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May 17, 2012

Campus quiet but threat investigation ongoing

The Pittsburgh campus has remained free of bomb threats since April 21 and a threatened release of personal digital information supposedly hacked from University computers apparently has not occurred.

However, neighboring Carnegie Mellon University received two bomb threats last week. In the midst of finals week, on May 8 an emailed bomb threat was made to CMU’s Sorrells Library in Wean Hall, Hunt Library and Mellon Institute Library.

CMU issued an alert to inform students and employees that police were searching the areas, but no mandatory evacuation of the libraries was ordered. Normal library operations were restored within about an hour.

Another threat, to CMU’s University Center, came May 11. Likewise, while a safety alert was issued, there was no mandatory evacuation.

FBI Pittsburgh spokesperson Kelly Kochamba said the CMU threats are being vetted and treated in the same way as the recent threats to Pitt, adding that CMU is cooperating with the investigation.

CMU spokesperson Ken Walters had no additional information.

Pitt bomb threats

Pitt Police Chief Timothy Delaney said a joint investigation by Pitt police and the FBI into more than 140 bomb threats to the University over the course of 10 weeks this spring is continuing.

Delaney would not comment in detail on any persons of interest, referring questions to the FBI. Kochamba confirmed that the investigation into the Pitt threats is continuing but declined to comment further.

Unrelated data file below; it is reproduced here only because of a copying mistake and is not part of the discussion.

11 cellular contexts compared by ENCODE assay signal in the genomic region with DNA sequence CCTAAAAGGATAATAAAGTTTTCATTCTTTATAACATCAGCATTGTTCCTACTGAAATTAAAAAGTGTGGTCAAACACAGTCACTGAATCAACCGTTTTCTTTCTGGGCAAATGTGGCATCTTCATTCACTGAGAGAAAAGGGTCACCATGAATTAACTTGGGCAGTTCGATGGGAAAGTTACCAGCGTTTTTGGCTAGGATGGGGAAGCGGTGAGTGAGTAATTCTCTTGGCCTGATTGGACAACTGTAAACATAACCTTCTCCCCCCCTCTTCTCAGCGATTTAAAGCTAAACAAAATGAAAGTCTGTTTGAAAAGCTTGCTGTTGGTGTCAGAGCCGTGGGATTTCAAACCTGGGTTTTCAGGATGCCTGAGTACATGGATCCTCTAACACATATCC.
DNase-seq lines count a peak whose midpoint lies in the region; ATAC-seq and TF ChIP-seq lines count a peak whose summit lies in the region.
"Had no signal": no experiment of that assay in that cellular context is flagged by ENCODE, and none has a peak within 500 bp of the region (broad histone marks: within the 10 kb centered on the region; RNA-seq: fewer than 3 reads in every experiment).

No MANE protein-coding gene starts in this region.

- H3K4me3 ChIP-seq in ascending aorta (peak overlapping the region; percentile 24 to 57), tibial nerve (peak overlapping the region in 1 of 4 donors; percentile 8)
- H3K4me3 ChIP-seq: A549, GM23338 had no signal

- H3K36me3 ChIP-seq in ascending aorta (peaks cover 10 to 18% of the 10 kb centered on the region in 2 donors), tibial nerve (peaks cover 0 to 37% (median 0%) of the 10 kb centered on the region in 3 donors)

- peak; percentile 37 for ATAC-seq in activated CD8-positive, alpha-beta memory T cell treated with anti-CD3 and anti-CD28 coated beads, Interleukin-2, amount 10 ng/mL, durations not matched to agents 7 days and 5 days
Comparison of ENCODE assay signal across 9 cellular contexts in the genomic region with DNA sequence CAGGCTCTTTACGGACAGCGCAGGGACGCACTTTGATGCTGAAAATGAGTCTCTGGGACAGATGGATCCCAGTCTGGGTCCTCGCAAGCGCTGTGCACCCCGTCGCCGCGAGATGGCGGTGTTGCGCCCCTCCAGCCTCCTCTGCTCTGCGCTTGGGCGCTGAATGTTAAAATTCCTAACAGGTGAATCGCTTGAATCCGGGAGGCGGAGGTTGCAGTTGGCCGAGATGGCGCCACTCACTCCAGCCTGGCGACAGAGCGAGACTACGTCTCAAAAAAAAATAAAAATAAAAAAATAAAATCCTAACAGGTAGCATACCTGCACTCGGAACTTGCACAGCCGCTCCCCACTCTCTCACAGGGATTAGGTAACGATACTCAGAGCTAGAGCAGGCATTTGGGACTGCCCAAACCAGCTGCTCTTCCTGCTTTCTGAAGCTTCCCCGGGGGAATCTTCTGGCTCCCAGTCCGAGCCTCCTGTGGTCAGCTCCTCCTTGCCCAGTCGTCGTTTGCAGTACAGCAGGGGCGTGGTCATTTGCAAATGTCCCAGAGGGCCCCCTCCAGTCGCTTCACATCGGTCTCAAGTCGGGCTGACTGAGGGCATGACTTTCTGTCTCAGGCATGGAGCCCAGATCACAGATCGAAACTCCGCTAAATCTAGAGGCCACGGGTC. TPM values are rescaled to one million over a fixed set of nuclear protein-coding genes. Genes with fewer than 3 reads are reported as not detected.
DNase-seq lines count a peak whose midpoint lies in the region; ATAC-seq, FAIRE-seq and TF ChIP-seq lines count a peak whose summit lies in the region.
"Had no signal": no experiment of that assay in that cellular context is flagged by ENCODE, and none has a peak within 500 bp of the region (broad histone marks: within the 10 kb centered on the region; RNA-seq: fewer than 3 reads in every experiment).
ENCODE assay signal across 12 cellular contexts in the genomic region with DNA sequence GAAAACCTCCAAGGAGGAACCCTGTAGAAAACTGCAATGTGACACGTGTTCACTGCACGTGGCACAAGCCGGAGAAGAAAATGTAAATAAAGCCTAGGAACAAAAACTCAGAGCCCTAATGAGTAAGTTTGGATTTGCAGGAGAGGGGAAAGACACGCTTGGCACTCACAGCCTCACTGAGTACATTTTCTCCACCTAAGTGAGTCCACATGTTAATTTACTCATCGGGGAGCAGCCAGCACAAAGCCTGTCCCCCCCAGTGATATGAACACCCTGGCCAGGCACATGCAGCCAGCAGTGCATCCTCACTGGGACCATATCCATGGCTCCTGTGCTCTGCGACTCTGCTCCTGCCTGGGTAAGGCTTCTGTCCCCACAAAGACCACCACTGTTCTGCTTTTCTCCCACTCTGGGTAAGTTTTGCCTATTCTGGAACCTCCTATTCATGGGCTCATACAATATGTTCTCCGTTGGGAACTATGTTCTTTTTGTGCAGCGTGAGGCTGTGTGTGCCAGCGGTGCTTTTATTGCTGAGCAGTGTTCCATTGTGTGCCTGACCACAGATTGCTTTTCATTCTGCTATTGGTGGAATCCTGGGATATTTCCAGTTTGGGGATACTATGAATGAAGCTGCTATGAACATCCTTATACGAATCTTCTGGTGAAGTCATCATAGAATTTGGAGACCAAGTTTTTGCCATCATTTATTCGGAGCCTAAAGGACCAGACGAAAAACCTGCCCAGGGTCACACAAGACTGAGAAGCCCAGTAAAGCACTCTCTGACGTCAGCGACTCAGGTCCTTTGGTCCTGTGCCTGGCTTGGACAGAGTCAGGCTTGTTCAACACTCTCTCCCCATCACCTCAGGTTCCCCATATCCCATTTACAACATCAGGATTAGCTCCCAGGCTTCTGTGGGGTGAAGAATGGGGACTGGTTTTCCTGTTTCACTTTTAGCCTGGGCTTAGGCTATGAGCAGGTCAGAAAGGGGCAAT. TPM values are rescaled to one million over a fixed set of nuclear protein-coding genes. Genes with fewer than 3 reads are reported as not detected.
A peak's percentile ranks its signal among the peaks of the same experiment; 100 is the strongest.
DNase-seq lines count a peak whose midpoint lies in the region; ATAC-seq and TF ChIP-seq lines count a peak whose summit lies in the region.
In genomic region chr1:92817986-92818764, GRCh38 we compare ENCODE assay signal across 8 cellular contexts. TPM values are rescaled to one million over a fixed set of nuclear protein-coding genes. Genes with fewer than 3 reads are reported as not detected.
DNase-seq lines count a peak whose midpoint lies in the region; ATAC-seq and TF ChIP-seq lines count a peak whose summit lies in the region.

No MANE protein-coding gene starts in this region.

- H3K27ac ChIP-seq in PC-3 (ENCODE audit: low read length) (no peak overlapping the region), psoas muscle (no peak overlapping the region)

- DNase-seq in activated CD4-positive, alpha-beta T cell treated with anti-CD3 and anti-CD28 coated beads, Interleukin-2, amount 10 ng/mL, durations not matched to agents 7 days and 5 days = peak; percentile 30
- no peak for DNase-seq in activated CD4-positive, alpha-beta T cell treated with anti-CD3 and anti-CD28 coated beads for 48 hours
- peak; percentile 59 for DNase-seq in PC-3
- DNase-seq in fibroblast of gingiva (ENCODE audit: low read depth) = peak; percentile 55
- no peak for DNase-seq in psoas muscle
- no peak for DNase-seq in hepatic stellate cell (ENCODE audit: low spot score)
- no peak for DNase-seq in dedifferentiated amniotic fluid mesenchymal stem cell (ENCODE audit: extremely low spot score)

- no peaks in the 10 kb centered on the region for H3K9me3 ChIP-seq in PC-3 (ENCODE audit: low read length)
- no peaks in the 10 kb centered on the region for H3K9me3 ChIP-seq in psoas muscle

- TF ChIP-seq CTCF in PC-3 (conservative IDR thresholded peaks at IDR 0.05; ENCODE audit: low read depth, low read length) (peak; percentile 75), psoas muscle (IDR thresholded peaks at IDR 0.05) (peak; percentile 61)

Among the persons of interest who have been identified in connection with the bomb threats are former Pitt-Johnstown student Seamus Johnston and his wife, Katherine Anne McCloskey.

The pair appeared in federal court in Pittsburgh April 17, but a second grand jury hearing set for April 27 was rescheduled for May 22. At that hearing, a judge is expected to rule on whether the two will be permitted to testify on their own behalf before the grand jury.

Johnston, a transgendered man who has lodged a discrimination complaint against the University with the Pittsburgh Commission on Human Relations, has denied being involved in the bomb threats. (See April 19 University Times.)

YouTube cyberthreat

A YouTube video “Anonymous Message to the University of Pittsburgh,” posted April 26 by AnonOperative13, featured imagery associated with the activist group Anonymous and threatened to release faculty and student information the group said it retrieved from University computers if Pitt failed to post an apology on its web page for at least 15 days.

University officials said there was no evidence of a computer systems breach. (See May 3 University Times.)

AnonOperative13 last week posted a deadline of “Monday, May 6” for Pitt to comply. Both “May 6,” which was a Sunday, and “Monday,” which was May 7, passed with no apparent release of data.

—Kimberly K. Barlow

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